STEREO AND VERNIER ACUITIES FOR MOVING LINE STIMULI AT A RANGE OF VELOCITIES

Mahalakshmi Ramamurthy

Abstract

PURPOSE. A previous study reported little effect of lateral motion on line stereoacuity, but the velocity of the targets was restricted to 2.5 deg/s or less. The goal of this study was to examine the influence of lateral target motion on stereo acuity for a wider range of velocities, and compare the results to those obtained for moving Vernier targets with the same configuration.

METHOD. The stereotargets were composed of 2 bright vertical lines, separated vertically by 5 or 20 min arc. The targets were presented foveally for 200 ms, at a horizontal velocity of motion that ranged from 0 to 12 deg/s. Both the direction of motion (right vs. left) and the horizontal image disparity varied randomly from trial to trial. Thresholds corresponding to 84% discrimination were determined by probit analysis from forced choice responses obtained with the method of constant stimuli. Vernier thresholds were measured under identical conditions, except that the horizontal offset between the top and bottom lines was always identical in the dichoptically presented Vernier stimuli.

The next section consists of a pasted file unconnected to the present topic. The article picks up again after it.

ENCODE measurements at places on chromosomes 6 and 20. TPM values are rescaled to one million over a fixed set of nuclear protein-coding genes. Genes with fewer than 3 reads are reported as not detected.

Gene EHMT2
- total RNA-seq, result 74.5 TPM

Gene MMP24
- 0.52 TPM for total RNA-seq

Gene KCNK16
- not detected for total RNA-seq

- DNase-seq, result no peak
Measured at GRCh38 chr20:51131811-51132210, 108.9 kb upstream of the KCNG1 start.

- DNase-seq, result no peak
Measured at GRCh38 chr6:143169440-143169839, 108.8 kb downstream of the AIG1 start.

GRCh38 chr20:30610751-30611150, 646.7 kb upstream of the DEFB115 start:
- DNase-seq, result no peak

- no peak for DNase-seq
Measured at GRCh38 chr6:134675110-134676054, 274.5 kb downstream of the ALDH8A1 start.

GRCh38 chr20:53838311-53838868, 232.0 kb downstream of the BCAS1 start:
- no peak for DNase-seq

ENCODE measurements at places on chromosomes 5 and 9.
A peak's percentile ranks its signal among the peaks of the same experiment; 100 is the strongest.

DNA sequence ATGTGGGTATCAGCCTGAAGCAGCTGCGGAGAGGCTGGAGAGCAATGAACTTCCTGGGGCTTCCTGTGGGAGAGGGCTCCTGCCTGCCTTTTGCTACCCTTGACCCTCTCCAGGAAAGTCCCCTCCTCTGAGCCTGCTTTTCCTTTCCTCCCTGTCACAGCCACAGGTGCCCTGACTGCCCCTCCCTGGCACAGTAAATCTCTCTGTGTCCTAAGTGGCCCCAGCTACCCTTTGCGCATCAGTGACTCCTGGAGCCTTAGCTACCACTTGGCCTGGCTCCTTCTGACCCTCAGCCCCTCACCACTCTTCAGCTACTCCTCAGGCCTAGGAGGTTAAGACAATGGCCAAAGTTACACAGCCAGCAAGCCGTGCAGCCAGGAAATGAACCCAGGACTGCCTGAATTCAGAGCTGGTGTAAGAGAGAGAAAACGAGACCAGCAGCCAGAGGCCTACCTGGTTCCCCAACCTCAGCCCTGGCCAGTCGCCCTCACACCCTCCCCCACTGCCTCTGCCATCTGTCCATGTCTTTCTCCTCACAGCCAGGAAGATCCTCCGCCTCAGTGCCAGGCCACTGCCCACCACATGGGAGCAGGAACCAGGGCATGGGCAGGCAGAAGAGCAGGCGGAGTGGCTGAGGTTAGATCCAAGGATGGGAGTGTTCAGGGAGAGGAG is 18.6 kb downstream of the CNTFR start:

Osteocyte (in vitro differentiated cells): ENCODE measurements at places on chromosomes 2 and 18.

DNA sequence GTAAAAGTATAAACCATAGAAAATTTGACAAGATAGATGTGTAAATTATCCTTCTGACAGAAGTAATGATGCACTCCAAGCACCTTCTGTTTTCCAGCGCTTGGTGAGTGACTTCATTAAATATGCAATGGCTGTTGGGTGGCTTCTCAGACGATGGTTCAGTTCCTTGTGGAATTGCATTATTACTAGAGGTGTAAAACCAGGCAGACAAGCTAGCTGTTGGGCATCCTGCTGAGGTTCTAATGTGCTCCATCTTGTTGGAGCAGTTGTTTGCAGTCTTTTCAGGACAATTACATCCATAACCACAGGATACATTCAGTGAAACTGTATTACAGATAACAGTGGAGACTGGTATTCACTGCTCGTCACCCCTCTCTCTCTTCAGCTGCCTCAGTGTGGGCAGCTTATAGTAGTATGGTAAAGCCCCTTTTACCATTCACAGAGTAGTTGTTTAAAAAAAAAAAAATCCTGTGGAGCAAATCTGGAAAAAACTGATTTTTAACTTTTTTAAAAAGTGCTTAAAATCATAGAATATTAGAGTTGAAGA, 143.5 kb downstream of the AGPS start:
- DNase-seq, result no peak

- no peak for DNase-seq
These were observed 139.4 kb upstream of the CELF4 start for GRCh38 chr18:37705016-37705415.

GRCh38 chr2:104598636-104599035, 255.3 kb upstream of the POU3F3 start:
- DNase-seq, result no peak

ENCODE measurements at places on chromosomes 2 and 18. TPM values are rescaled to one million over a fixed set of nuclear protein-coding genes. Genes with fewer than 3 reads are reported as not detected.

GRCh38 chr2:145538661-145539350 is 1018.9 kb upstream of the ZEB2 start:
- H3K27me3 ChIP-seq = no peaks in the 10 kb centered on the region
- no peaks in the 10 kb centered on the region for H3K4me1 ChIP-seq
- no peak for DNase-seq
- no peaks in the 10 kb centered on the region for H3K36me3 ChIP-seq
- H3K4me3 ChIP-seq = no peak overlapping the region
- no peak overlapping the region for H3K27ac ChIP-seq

RESULTS. Data for two normal subjects show that stereo and Vernier acuity worsen similarly with image velocity. An equivalent blur analysis indicated that stereo and Vernier thresholds each tolerate lateral image motion of 1.5 to 2 deg/s without degradation. At higher velocities, stereo and Vernier thresholds both increase in proportion to the speed of the target.

CONCLUSIONS. Substantial evidence indicates that stereo and Vernier acuity are mediated by different neuronal mechanisms. Our finding that lateral motion degrades both forms of acuity similarly suggests that the effect of motion occurs at a relatively early stage of visual processing.

Details

Year: 2001

Program Number: 2:00 pm

Author Affiliation: University of Houston

Co-Authors: Harold Bedell, Saumil Patel, Michael Ukwade

Co-Author Affiliation: University of Houston, University of Houston, University of Houston

Room: Room 108